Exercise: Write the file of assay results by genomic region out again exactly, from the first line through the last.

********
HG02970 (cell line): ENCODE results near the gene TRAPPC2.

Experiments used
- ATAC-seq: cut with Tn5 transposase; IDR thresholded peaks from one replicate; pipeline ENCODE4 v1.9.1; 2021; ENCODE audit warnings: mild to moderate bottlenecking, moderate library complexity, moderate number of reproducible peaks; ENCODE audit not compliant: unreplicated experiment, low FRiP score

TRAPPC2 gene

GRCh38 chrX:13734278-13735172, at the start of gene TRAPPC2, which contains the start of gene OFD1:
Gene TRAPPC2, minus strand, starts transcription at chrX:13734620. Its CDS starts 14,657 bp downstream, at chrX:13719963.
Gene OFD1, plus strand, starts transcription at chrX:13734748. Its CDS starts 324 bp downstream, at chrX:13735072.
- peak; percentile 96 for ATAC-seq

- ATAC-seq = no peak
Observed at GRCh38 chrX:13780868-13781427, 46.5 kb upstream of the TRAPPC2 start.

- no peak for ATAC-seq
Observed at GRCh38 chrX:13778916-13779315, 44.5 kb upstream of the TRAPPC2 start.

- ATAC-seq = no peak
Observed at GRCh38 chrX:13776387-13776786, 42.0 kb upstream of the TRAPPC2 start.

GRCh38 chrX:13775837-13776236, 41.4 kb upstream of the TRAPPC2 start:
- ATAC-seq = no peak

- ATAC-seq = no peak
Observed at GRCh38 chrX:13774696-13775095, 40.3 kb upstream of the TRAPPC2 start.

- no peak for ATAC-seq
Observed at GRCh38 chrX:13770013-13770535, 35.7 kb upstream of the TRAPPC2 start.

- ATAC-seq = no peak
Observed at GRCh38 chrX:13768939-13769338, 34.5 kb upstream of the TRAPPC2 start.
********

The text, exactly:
HG02970 (cell line): ENCODE results near the gene TRAPPC2.

Experiments used
- ATAC-seq: cut with Tn5 transposase; IDR thresholded peaks from one replicate; pipeline ENCODE4 v1.9.1; 2021; ENCODE audit warnings: mild to moderate bottlenecking, moderate library complexity, moderate number of reproducible peaks; ENCODE audit not compliant: unreplicated experiment, low FRiP score

TRAPPC2 gene

GRCh38 chrX:13734278-13735172, at the start of gene TRAPPC2, which contains the start of gene OFD1:
Gene TRAPPC2, minus strand, starts transcription at chrX:13734620. Its CDS starts 14,657 bp downstream, at chrX:13719963.
Gene OFD1, plus strand, starts transcription at chrX:13734748. Its CDS starts 324 bp downstream, at chrX:13735072.
- peak; percentile 96 for ATAC-seq

- ATAC-seq = no peak
Observed at GRCh38 chrX:13780868-13781427, 46.5 kb upstream of the TRAPPC2 start.

- no peak for ATAC-seq
Observed at GRCh38 chrX:13778916-13779315, 44.5 kb upstream of the TRAPPC2 start.

- ATAC-seq = no peak
Observed at GRCh38 chrX:13776387-13776786, 42.0 kb upstream of the TRAPPC2 start.

GRCh38 chrX:13775837-13776236, 41.4 kb upstream of the TRAPPC2 start:
- ATAC-seq = no peak

- ATAC-seq = no peak
Observed at GRCh38 chrX:13774696-13775095, 40.3 kb upstream of the TRAPPC2 start.

- no peak for ATAC-seq
Observed at GRCh38 chrX:13770013-13770535, 35.7 kb upstream of the TRAPPC2 start.

- ATAC-seq = no peak
Observed at GRCh38 chrX:13768939-13769338, 34.5 kb upstream of the TRAPPC2 start.